"We don't know what got into him," the Bearded Lady said. "One of those cases when the make-up comes off, I guess." After speaking, she took an inordinately long time to grind out her cigarette.
The Ringmaster mentioned that he'd been "despondent," used that exact word, but the Midget said the Ringmaster tended to be overly formal in how he communicated and tossed around psychiatric jargon.
"I knew him a little bit, just enough, I guess," the Midget told me. "He was going along, going along, all those years, traveling with the circus and not remembering, too busy maybe, wrapped up in it all, then, all of a sudden, we hit Sioux City and he remembered."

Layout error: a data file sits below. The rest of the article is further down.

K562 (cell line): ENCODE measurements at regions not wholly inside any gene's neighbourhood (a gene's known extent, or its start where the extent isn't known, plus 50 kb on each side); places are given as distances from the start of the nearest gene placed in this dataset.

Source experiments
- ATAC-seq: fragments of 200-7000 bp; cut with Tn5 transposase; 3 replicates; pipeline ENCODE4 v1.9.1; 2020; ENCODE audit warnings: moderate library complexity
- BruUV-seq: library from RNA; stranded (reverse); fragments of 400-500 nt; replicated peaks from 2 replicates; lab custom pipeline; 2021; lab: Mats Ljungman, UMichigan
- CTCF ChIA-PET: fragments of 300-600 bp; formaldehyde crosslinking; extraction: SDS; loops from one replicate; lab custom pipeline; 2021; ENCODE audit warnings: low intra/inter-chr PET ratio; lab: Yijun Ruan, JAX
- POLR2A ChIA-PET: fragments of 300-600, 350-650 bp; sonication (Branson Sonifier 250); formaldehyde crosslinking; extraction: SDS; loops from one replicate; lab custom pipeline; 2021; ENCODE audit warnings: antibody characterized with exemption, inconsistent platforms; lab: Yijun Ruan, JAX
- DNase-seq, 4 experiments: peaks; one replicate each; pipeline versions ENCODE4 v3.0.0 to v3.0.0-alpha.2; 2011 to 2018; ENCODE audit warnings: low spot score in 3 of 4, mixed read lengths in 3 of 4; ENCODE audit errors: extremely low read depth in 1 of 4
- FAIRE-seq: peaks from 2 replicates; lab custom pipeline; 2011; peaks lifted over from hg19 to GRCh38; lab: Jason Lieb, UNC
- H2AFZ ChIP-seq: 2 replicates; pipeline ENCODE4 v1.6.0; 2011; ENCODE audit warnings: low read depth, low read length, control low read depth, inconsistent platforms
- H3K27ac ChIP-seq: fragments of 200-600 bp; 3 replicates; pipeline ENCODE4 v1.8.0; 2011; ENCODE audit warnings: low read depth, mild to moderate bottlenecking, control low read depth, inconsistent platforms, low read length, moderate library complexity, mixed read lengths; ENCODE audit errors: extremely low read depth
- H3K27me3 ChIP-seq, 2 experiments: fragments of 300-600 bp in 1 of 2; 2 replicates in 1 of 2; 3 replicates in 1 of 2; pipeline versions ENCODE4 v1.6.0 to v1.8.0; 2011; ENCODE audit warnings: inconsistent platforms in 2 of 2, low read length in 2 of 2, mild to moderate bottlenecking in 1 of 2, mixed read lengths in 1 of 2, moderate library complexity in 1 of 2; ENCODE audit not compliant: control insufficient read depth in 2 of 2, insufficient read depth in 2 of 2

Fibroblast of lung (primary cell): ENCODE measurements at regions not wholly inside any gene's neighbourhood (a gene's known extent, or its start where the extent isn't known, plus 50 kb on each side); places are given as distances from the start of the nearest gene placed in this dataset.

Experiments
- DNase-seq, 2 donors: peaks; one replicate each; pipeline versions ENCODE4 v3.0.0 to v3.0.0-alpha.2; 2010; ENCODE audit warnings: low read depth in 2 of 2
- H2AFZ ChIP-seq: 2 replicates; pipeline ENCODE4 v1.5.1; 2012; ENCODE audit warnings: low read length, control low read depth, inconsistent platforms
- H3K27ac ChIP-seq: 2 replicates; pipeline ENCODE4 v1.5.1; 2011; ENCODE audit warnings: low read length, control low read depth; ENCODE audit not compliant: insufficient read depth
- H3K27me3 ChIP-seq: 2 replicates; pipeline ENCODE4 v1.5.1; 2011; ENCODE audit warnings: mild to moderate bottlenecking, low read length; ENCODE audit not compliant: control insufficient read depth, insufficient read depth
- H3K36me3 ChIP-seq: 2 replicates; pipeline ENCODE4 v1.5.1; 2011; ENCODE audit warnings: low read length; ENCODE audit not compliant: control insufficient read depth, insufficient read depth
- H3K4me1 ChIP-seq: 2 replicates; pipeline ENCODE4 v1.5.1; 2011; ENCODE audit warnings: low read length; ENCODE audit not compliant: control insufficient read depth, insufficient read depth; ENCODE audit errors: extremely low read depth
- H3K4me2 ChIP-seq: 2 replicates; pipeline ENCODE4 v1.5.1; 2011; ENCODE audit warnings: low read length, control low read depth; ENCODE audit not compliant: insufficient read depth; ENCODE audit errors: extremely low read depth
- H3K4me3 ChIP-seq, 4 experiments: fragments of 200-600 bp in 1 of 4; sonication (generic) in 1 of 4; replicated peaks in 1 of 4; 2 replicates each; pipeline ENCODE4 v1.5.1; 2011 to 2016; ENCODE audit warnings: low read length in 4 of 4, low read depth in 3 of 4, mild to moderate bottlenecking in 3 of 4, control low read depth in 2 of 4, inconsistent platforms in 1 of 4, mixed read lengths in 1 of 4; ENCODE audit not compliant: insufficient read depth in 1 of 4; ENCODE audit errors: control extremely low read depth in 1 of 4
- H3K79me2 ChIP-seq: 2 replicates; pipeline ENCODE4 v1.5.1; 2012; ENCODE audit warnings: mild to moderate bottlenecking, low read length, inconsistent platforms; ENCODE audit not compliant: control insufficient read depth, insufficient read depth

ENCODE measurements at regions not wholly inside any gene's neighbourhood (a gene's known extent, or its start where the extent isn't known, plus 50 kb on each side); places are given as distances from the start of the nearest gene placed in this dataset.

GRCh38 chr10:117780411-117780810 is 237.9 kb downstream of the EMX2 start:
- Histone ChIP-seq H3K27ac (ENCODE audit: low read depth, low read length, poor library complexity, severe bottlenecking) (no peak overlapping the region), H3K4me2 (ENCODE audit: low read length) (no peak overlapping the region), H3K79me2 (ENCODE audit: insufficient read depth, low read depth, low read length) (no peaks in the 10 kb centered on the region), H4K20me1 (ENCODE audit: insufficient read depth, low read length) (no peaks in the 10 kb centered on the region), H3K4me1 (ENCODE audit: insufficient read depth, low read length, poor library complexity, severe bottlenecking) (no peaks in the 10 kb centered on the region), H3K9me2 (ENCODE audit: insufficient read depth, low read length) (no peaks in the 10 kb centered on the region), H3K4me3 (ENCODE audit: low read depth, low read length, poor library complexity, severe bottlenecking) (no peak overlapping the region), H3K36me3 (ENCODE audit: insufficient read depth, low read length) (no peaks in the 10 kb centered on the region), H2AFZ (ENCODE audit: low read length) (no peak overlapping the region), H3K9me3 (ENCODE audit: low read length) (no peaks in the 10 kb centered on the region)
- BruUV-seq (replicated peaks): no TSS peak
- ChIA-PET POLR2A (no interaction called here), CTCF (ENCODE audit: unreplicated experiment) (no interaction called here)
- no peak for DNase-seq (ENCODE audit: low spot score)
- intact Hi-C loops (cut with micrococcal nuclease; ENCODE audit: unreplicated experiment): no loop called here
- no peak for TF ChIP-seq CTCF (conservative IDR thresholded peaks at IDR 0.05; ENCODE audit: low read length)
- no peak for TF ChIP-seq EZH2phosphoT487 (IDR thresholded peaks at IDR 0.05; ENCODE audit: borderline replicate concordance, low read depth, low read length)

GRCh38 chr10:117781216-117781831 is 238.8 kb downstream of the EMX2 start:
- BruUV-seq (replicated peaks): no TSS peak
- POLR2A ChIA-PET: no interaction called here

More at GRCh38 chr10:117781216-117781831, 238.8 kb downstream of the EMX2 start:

The clown remembered everything is what they said and remembered it all at once. Most of them who had joined the circus knew all about that. It was suicide by police. None of them believed he had any intention of robbing that fish market. The people who had worked with him over the years just turned away after they were told, got back to work. He hadn't been much of a mingler but was a popular clown with the audiences. The company pretty much let him do his thing while he was out there. That was the only time he would interact with the others, while he was clowning.
"You couldn't talk to him outside the ring," the bearded lady said. "And God knows, I tried."
The Midget piped up at that point: "Whatever happened before he showed up at Ocala, I figure he couldn't take it, whatever that was he remembered. He told me about a week before: 'A man gets to an age when all the hoopla is over with and if he's got a sense of what it all boils down to then he might not be in any kind of mood for desert.'"